(alllll the tws) Corrective therapy. I was put through it. Most aces I know who’ve brought up asexuality or aromanticism to their therapists were told it was a mental illness they needed to treat/medicate, or else the therapist acknowledged that they saw it as an orientation but that it was unhealthy and could be fixed/they could be turned into a different, acceptable orientation (most often, as is the case with most conversion therapists, straight (and allosexual, ofc, i use straight as heteroromantic+heterosexual, but am clarifying just in case) but other times, to allosexual gay or allosexual bi, since they are ‘recognized’ as real orientations. This is similar to cases where bi people encounter therapists who do not believe in bisexuality and may not try to convert them to straight but to gay, since they feel they are just repressing themselves, and since they do not show exclusive attraction the opposite binary gender, they must be taught to ‘accept’ a sexuality they don’t identify with through invasive methods, gaslighting and corrective therapy techniques. The same sometimes happens to aro/ace people, since therapists may acknowledge the patient is queer/not straight, but not recognize aromanticism/asexuality, and therefore believe they must be changed into a DIFFERENT alloromantic+allosexual queer orientation they believe does exist, since they must be repressing themselves . ‘Changing your orientation’ sometimes does not equal ‘changing it to straight’ and since i’ve heard those stories too, they’re definitely worth mentioning. ). I have experienced it both being treated as a mental illness in itself, and an orientation that needed to be ‘fixed’- 1 by a psychologist i came out to, 2 by one i didn’t who gathered when i did not mention any love/sex insterests, regardless of their gender. i was able to escape one, but the other was an experience with conversion therapy, viscous and cruel, something i am still mentally scarred from.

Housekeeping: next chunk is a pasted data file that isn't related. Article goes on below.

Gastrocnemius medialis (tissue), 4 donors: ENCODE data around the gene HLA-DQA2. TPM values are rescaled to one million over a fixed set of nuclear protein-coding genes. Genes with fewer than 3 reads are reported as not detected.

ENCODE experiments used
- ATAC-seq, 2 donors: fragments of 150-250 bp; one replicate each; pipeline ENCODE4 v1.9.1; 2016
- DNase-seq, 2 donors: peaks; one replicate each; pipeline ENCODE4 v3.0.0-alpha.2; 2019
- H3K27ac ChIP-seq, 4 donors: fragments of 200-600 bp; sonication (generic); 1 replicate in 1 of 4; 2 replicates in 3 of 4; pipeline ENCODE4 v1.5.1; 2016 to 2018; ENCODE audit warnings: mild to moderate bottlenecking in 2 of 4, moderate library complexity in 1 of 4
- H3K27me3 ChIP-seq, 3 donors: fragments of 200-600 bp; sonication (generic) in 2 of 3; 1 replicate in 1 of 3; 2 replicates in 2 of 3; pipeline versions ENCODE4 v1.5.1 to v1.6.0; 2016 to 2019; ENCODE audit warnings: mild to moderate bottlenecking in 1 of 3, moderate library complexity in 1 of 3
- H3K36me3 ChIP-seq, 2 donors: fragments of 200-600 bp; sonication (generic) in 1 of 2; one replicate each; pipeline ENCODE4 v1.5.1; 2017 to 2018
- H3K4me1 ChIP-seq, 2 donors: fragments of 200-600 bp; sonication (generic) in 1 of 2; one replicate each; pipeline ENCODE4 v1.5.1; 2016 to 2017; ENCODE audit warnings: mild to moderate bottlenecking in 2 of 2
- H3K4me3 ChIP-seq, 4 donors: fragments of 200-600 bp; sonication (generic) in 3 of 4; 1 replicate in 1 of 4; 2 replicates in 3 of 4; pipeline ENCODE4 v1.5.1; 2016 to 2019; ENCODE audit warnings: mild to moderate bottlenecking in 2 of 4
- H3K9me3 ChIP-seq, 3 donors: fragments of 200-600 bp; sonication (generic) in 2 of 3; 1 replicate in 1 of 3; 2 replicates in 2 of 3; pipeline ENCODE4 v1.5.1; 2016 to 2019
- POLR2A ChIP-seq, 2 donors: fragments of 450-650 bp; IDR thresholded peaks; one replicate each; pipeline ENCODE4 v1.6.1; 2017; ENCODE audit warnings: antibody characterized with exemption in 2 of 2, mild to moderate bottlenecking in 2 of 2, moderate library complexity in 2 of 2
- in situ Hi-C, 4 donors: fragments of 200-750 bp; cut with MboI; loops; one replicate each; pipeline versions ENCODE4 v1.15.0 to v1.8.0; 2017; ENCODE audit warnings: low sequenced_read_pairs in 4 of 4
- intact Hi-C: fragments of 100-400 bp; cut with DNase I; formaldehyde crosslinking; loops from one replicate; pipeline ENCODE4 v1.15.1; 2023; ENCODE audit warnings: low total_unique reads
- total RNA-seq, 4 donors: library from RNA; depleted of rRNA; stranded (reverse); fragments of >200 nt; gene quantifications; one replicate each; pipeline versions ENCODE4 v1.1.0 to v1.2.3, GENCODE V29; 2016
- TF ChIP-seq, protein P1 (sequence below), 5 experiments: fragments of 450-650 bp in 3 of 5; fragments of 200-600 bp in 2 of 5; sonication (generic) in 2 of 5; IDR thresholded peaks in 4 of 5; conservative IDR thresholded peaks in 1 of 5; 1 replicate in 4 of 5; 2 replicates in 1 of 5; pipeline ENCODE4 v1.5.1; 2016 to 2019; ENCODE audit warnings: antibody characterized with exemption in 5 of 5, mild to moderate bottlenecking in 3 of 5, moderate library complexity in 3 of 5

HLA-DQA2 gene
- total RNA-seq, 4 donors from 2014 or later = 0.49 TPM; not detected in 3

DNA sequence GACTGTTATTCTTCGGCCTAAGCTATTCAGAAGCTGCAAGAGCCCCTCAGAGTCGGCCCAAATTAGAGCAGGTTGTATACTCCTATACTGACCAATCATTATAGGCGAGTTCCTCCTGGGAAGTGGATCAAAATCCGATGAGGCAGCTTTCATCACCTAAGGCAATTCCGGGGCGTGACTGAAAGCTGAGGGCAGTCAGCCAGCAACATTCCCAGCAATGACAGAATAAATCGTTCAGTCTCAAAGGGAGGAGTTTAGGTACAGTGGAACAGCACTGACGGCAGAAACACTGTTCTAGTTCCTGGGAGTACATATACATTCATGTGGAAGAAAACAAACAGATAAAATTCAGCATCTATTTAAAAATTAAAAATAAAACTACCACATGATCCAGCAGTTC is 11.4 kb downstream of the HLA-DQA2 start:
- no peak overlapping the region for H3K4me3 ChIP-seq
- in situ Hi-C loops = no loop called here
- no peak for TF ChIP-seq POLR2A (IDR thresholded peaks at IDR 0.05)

the only good ace therapist experience i know is ‘they didn’t shut me down straight away, but i had to spend all my time and mental energy explaining things, terms and experiences for them.’ There needs to be laws that protect aces from conversion therapy, abuse from mental health/health professionals, and information that’s readily available for all to know. Hell, one of my therapists was advertised as ‘gay friendly’, and i cannot even begin to tell you how she purposely, viscously and violently re-traumatized me ON PURPOSE when I came out by re-creating what my abusers had said and done. I also know of someone who was refused care for her depression/access to antidepressants until she took medicine to ‘cure’ her asexuality, too. i’ve heard of a bi aro who’s was threatened with forced institutionalization because her aromanticism was misread as a schizoid disorder trait. In all my time in the online ace communities, I ran into a 40 yr old ace woman who received electro shock therapy 3 times for being asexual. These are real things that need to be talked about and addressed. I’m terrified of accessing mental health care now, and i desperately need it, especially since all the online ace/aro abuse that’s rampant online (Esp. on tumblr) has definitely harmed my mental health. There’s more things, obviously, but here are some important systemic ones. Also, THANK YOU for doing this. It’s so important and i don’t have the mental health capacity to do so right now. Thank you.

    (Also, would you like help translating it to other languages? I know people in the spanish speaking ace communities that would maybe like to help. I also know there’s english speakers in the japanese ace communities, maybe we could reach out to them too. Or it could just be a ‘take inspiration for this and make your own relevant to your own country’ thing, but I def think it’s needed, and it needs to circulate in lgbtq+ rights orgs so it can in turn circulate amongst teachers, health professionals, workers and p much everyone) (ty again! you’re doing a much needed job)
    (i know i will appear as anonymous but i’m still uncomfortable posting this, esp. explaining further- would it be okay to email you further suggestions? do you have a contact email? i think i will post this just because it’s SO important to me that these stories are heard so more people don’t have to go through them. Because, unfortunately, i know of a lot :/ that’s why i wanted to get in contact)